Threats were made to Meghan Markle's life, says former head of UK counter-terrorism

Former Metropolitan Police assistant commissioner Neil Basu said people had been prosecuted

Prince Harry and his wife Meghan in October 2018. Getty
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Britain’s most senior police officer of colour has disclosed that police had investigated a number of “disgusting” and credible threats against the Duchess of Sussex.

Former Metropolitan Police assistant commissioner Neil Basu said that as head of counter terrorism, he had had to deal with a number of “disgusting and very real” threats from the “far right” against the Duke and Duchess of Sussex.

“If you’d seen the stuff that was written and you were receiving it, the kind of rhetoric that’s online, if you don’t know what I know, you would feel under threat all of the time,” Mr Basu said.

Asked if there had been real threats to Meghan’s life, he replied: “Absolutely. We had teams investigating it. People have been prosecuted for those threats.”

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Mr Basu also condemned the “horrific” speech being used by senior politicians of Asian heritage in relation to migrants.

Retiring after 30 years in the Met, Mr Basu said he believed his outspoken views had cost him further promotions in the police.

Asked about comments by Home Secretary Suella Braverman – who is of Indian heritage – saying that it was her “dream” to see asylum seekers removed to Rwanda, he drew a comparison to Mr Powell’s “rivers of blood” speech criticising mass immigration into the UK.

“I find some of the commentary coming out of the Home Office inexplicable,” said Mr Basu, whose father was from India.

“It is unbelievable to hear a succession of very powerful politicians who look like this, talking in language that my father would have remembered from 1968. It’s horrific.

“I was born in 1968. The ‘rivers of blood’ speech happened in the constituency next to where my parents lived and made their life hell. A mixed-race couple walking through the streets in the 1960s. Stoned.

“I speak about race because I know something about race, because I’m a 54-year-old mixed race man.”

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Mr Powell’s 1968 address in Birmingham was widely blamed for heightening racial tension at the time.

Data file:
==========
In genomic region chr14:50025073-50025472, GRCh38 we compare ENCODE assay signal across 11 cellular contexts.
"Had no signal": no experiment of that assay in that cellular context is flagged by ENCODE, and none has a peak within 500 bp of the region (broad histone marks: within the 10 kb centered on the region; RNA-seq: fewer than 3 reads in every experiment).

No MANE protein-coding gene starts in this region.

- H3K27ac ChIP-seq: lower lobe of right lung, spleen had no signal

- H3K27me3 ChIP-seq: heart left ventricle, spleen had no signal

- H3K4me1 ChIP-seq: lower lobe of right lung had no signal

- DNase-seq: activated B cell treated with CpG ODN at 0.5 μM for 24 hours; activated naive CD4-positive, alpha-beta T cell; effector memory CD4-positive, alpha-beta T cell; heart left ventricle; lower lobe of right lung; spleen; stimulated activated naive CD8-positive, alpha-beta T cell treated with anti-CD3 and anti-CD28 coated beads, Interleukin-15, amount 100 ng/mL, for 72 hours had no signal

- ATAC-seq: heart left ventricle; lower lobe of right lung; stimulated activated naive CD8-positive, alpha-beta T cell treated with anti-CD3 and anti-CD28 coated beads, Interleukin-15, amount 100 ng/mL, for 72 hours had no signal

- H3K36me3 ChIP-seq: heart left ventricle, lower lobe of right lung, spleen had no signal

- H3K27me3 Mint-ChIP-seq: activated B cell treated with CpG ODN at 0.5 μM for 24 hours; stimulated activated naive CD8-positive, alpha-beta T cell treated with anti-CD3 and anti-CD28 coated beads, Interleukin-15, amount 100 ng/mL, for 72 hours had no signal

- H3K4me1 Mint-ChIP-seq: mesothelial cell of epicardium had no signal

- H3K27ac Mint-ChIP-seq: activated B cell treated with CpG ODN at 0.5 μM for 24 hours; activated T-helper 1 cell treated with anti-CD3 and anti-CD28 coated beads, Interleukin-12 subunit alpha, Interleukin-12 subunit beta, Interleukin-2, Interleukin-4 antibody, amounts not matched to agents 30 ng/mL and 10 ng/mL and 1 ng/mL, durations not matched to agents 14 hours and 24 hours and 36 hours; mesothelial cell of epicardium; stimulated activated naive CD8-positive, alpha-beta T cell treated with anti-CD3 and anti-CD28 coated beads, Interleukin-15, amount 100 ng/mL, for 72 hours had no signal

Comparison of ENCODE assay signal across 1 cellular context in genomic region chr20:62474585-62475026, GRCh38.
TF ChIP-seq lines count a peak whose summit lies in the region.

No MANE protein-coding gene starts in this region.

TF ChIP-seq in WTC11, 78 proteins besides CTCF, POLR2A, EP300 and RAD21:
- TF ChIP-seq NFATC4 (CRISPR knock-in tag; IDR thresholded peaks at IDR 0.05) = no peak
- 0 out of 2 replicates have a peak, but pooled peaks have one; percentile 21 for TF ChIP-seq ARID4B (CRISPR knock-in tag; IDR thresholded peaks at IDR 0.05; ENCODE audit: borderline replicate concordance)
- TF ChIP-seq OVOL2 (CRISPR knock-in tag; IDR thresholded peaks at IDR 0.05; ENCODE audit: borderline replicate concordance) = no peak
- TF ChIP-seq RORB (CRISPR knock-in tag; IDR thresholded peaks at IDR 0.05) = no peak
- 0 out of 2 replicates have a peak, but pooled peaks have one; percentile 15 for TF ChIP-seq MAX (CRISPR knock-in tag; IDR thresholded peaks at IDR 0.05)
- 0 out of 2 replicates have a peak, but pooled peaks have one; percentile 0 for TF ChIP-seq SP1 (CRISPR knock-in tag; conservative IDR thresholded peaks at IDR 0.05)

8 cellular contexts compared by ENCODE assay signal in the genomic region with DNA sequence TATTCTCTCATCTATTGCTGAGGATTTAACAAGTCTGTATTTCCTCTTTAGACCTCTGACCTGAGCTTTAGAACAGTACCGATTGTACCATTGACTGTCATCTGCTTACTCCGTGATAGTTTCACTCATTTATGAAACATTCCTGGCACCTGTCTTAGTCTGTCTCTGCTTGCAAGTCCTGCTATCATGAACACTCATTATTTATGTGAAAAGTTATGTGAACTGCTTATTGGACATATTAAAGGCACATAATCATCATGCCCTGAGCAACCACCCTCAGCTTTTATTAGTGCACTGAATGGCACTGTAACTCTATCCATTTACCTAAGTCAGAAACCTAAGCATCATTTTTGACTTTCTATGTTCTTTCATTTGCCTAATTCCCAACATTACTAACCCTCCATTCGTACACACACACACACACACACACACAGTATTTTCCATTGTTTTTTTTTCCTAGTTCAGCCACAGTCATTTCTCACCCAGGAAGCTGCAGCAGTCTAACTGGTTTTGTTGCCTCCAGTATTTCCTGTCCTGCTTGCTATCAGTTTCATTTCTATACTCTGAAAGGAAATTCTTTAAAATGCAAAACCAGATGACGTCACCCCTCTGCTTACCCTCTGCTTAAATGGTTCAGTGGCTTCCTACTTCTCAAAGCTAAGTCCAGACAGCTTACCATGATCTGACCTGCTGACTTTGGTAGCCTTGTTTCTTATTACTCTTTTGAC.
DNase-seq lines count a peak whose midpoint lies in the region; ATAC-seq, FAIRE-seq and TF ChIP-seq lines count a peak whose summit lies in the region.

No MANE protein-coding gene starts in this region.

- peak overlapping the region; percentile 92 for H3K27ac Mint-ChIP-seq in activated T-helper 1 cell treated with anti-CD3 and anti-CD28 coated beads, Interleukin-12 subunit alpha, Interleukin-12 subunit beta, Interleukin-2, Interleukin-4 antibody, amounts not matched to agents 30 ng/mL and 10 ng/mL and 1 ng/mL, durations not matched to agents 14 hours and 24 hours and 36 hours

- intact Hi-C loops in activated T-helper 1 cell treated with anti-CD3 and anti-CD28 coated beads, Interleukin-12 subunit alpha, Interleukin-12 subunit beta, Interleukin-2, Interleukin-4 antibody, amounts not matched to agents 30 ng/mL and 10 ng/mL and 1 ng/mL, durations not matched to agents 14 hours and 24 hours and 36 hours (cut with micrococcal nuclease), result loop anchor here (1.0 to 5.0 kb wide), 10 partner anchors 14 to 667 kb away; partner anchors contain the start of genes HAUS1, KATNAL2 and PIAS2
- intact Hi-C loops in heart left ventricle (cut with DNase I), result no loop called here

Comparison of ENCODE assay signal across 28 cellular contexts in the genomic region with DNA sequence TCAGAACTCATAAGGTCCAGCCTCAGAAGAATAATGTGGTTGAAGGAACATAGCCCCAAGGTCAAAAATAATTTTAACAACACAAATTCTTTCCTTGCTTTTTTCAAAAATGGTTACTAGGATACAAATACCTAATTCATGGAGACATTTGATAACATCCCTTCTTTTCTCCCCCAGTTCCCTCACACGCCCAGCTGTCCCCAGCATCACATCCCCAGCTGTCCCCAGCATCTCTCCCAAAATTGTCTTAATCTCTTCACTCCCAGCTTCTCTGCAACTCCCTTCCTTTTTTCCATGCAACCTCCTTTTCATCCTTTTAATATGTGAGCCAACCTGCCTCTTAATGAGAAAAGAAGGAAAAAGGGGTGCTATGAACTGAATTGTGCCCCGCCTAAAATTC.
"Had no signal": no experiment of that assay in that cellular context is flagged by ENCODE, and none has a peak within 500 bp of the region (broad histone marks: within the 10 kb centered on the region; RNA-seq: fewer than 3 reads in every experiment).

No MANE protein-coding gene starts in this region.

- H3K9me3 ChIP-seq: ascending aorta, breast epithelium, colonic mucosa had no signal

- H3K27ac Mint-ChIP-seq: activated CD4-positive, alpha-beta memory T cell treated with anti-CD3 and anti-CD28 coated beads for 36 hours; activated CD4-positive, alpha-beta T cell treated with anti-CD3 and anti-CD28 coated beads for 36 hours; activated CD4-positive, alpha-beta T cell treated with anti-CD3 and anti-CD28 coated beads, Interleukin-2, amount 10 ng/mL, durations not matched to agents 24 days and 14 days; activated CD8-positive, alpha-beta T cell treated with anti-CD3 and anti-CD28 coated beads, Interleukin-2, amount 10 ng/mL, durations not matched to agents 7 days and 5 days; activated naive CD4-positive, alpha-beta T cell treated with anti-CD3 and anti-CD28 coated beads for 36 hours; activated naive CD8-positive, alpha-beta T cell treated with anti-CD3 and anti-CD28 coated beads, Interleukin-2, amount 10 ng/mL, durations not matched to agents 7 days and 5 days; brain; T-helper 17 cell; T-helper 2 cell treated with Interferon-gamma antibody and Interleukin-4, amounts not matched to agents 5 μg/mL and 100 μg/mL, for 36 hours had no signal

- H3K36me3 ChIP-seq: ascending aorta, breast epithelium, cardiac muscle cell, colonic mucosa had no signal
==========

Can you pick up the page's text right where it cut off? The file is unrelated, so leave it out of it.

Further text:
Mr Basu, who was earlier rumoured to be taking charge of the National Crime Agency, suggested that readiness to speak out on issues of race may have cost him the job.

“I do know that No 10 has previously interfered in me being appointed to positions, and the reason for that I have not been told,” he said.

“I would surmise — and people who know me surmise — that it is because I’ve been outspoken about issues that do not fit with the current political administration.”

But Mr Basu said that politicians were wrong to ignore such matters, as diversity and inclusion were “two of the most important things for policing” and that there should be “zero tolerance” in the service for those who were prejudiced.

He said he was proud to be “woke” and other officers should be as well.

“Are you alert to issues of racial and social justice?" Mr Basu said. "Yes, I am.

"And if that is the definition of woke, I’ll wear it as a bumper sticker every day of the week.

“And by the way, every serving police officer, let alone a chief constable, better believe that too.

"We serve all of the public without fear or favour, regardless of who they look like, not just the people we like.”

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In response to his comments a Home Office spokesman said: “The Home Secretary expects forces to take a zero-tolerance approach to racism within their workplace.

“But the Home Secretary is also very clear about the need to manage our borders effectively and have an asylum system that works for those in genuine need, as are the British people.

“We are actively pushing for a cultural change in the police, including via a targeted review of police dismissals to ensure officers who are not fit to serve can be swiftly removed.”

Updated: November 30, 2022, 6:26 AM